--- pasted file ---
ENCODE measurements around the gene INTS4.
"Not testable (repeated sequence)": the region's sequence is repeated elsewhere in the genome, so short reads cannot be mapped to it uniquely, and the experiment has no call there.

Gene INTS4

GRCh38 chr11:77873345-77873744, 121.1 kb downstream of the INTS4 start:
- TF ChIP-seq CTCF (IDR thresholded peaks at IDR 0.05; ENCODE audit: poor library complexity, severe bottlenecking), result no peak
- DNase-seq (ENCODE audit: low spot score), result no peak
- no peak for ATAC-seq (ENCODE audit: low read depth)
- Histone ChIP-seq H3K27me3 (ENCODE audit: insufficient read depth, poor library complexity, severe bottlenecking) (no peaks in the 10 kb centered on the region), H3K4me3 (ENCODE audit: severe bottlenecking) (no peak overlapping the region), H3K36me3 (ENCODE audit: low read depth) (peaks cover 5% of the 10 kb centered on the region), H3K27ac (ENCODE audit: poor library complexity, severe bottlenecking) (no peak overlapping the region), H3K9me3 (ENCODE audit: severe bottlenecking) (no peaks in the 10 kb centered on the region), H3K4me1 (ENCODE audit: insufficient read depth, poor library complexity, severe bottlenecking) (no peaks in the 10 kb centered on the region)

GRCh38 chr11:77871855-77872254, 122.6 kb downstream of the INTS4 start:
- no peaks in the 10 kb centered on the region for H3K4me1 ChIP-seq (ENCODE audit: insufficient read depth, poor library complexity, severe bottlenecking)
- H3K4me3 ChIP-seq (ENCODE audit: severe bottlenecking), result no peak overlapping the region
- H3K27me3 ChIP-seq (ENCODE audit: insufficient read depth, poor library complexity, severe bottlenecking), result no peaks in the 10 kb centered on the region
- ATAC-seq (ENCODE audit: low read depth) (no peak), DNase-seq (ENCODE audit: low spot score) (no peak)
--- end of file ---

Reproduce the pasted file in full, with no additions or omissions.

ENCODE measurements around the gene INTS4.
"Not testable (repeated sequence)": the region's sequence is repeated elsewhere in the genome, so short reads cannot be mapped to it uniquely, and the experiment has no call there.

Gene INTS4

GRCh38 chr11:77873345-77873744, 121.1 kb downstream of the INTS4 start:
- TF ChIP-seq CTCF (IDR thresholded peaks at IDR 0.05; ENCODE audit: poor library complexity, severe bottlenecking), result no peak
- DNase-seq (ENCODE audit: low spot score), result no peak
- no peak for ATAC-seq (ENCODE audit: low read depth)
- Histone ChIP-seq H3K27me3 (ENCODE audit: insufficient read depth, poor library complexity, severe bottlenecking) (no peaks in the 10 kb centered on the region), H3K4me3 (ENCODE audit: severe bottlenecking) (no peak overlapping the region), H3K36me3 (ENCODE audit: low read depth) (peaks cover 5% of the 10 kb centered on the region), H3K27ac (ENCODE audit: poor library complexity, severe bottlenecking) (no peak overlapping the region), H3K9me3 (ENCODE audit: severe bottlenecking) (no peaks in the 10 kb centered on the region), H3K4me1 (ENCODE audit: insufficient read depth, poor library complexity, severe bottlenecking) (no peaks in the 10 kb centered on the region)

GRCh38 chr11:77871855-77872254, 122.6 kb downstream of the INTS4 start:
- no peaks in the 10 kb centered on the region for H3K4me1 ChIP-seq (ENCODE audit: insufficient read depth, poor library complexity, severe bottlenecking)
- H3K4me3 ChIP-seq (ENCODE audit: severe bottlenecking), result no peak overlapping the region
- H3K27me3 ChIP-seq (ENCODE audit: insufficient read depth, poor library complexity, severe bottlenecking), result no peaks in the 10 kb centered on the region
- ATAC-seq (ENCODE audit: low read depth) (no peak), DNase-seq (ENCODE audit: low spot score) (no peak)